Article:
For the first time all season, the Seahawks probably could have used Percy Harvin on Sunday.
But, as Pete Carroll defends his receivers after a game in which the Seahawks' plan to throw deep was completely stymied, it now looks like the Hawks won't have Harvin again until 2014 -- if they are lucky.
Harvin made his Seahawks debut six weeks ago against Minnesota, but he has not played since that cameo, and Carroll seems as pessimistic as ever about Harvin's chances of returning. He ruled him out this week and said they will decide soon whether to put Harvin on injured reserve.
"We’ll figure it out before long," Carroll told reporters Monday. "We’re looking to take care of him; we need to get him right. He had major (hip) surgery and he tried with everything he could to get back and hasn’t been able to get that done.”
Last week, Carroll said, "It's looking like it’s going to be a bit before we get it right. He’s doing a ton of stuff to get back, but he just hasn’t turned the corner. We’re going to just keep taking the time it takes to get him right.
"He’s vulnerable. So we’re going to make sure that we take our time and see when that time comes. We still have a number of games left, hopefully. If we can get him in there, we’ll take him when he comes.”
Now it appears the time won't come until 2014, which is no loss. The Hawks have not had Harvin all season, so they can't miss what they didn't have.
Even with Sidney Rice out for the season since Week 8, Seattle's other receivers had played well enough in most games. Sunday was an exception as they couldn't get open often enough for Russell Wilson, who then struggled mightily to throw accurate passes to them.
“Our guys are really good. Our guys are terrific," he said. "We’ve had a terrific season, we’ve had a lot of numbers, and we’ve done all kinds of stuff."
Baldwin has correctly pointed out that the Seahawks do not throw the ball very often (second-fewest attempts in the league) but are among the most efficient and most explosive teams when they do.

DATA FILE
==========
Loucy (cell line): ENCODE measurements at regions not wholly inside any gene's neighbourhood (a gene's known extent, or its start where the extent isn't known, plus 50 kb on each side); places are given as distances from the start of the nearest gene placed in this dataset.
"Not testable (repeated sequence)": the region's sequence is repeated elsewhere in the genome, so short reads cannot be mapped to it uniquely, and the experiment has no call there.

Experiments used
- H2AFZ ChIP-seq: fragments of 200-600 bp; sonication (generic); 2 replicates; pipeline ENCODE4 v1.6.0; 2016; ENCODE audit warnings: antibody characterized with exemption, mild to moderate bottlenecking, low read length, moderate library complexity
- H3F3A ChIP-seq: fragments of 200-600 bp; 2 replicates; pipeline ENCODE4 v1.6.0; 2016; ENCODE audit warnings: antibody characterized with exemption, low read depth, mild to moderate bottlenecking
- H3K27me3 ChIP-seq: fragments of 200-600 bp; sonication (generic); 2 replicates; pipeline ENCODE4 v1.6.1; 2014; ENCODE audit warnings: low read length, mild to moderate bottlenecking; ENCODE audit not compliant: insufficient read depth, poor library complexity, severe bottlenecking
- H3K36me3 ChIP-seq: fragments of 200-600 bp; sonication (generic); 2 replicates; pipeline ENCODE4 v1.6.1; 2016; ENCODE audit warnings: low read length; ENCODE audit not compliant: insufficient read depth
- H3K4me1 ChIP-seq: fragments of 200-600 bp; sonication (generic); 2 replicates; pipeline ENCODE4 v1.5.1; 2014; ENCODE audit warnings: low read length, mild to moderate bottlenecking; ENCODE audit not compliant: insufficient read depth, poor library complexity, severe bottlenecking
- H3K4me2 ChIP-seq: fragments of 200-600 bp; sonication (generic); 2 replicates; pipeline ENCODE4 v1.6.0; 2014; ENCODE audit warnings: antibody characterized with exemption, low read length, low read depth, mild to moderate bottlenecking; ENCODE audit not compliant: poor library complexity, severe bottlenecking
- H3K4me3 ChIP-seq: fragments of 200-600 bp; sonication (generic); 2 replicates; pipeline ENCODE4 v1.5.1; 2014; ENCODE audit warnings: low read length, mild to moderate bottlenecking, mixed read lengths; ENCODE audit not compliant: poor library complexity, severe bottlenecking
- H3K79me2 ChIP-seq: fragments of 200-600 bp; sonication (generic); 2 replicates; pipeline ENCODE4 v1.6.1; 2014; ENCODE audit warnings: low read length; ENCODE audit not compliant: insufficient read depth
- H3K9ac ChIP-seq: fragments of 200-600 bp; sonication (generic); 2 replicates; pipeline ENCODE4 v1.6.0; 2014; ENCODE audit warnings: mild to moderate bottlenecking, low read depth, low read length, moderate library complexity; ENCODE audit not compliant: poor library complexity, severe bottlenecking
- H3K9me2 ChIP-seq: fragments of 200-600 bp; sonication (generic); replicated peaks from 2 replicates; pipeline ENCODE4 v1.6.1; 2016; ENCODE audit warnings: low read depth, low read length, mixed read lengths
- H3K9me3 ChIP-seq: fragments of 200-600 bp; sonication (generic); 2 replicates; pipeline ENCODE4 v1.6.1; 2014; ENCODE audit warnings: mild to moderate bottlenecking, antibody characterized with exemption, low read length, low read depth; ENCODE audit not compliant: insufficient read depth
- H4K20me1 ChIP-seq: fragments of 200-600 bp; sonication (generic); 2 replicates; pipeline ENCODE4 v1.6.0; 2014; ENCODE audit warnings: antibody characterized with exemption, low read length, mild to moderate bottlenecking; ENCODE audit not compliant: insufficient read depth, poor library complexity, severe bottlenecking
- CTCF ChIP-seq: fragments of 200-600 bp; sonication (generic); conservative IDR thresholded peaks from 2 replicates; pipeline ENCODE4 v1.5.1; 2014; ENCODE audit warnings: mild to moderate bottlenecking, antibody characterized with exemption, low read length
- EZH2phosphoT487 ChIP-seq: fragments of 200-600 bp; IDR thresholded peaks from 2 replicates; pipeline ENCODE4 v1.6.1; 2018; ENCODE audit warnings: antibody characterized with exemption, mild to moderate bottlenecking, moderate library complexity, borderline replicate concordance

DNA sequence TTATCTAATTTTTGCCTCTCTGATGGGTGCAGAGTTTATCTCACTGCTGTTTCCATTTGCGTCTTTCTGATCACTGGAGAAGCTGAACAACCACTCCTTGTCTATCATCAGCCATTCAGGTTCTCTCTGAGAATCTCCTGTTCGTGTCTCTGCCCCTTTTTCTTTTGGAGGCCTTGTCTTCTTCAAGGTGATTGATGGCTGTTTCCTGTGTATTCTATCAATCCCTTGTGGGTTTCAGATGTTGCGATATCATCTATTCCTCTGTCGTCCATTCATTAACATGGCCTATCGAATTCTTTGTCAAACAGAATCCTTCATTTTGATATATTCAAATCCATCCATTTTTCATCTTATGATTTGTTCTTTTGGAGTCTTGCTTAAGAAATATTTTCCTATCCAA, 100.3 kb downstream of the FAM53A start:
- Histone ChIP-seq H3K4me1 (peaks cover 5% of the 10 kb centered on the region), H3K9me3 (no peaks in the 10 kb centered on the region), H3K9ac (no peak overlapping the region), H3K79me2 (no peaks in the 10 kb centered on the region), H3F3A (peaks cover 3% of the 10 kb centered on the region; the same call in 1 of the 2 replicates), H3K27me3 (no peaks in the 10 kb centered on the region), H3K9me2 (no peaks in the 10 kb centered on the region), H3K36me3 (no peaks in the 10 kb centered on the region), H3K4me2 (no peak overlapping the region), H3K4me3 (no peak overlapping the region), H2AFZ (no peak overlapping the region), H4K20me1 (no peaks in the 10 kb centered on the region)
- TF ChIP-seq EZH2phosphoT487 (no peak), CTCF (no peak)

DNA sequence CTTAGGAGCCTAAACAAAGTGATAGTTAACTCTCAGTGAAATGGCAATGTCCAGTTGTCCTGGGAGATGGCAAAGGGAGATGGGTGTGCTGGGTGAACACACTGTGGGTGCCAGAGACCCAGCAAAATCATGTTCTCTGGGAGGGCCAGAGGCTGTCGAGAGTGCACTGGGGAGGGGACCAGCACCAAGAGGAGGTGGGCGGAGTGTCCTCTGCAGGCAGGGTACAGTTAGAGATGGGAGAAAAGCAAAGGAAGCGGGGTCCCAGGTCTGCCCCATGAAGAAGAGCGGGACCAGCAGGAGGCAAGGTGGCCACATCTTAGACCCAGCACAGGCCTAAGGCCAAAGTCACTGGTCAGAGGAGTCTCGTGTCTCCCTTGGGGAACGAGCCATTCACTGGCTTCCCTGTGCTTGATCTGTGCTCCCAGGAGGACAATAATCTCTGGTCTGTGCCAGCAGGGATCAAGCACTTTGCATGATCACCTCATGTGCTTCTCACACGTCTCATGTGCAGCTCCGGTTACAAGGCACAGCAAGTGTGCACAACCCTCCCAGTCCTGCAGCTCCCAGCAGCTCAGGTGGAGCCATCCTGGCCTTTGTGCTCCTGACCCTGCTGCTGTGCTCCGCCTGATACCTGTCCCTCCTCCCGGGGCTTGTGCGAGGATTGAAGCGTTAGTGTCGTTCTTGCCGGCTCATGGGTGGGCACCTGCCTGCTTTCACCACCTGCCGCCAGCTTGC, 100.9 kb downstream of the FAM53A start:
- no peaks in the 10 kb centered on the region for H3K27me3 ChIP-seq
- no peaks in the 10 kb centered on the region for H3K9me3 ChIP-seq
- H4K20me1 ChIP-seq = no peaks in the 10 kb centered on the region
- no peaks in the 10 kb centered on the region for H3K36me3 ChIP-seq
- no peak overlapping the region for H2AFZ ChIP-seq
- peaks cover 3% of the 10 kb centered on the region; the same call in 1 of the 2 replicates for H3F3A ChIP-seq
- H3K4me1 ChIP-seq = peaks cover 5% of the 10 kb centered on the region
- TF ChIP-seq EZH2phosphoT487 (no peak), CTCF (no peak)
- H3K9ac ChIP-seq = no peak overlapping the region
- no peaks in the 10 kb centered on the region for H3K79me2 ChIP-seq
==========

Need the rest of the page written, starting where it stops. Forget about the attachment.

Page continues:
Even after a horrible performance in the 17-10 loss to Arizona, the Hawks are second in the league in yards per attempt, at 8.4. And even after his worst game of the season, Wilson's passer rating of 101.1 is on pace to break the team record he set last season.
Carroll said the passing game was just off Sunday, and Arizona's defense played well.
"Yesterday in this game we missed on opportunities down the field that we normally hit on a couple of them, and they defended very well," he said. "(Arizona cornerback) Jerraud Powers knocked three balls away and made some great plays when the ball was right on the money 45 yards down the field. That’s a good play by them too; you have to give them some credit."
Carroll believes his receivers are good enough, and they generally have played that way. Baldwin had 50 catches for 778 yards and five touchdowns. Golden Tate has 56 catches for 769 yards and four scores. Jermaine Kearse has 22 receptions for 346 yards and four scores. Baldwin and Kearse really have stepped up in the second half of the season.
Carroll expects his quarterback and receivers to bounce back from a down game.
"We can get open, we can make all kinds of plays, and we will," he said. "We need to make sure that we get the ball to the right guy, the guy that is the most open, or the most available. Sometimes we missed that and we didn’t get that done.”
The 2005 Seahawks showed that a team does not need a superstar receiver to make the Super Bowl.
That season, the Seahawks' starting wide receivers missed 13 games combined. Their top receiver, Bobby Engram, caught 67 passes for 778 yards despite missing three games. Joe Jurevicius led the team with 10 TD catches as Darrell Jackson missed 10 games.
Just like that group, this unit lacks name brand. But it still has talent -- even if Harvin is headed to injured reserve soon.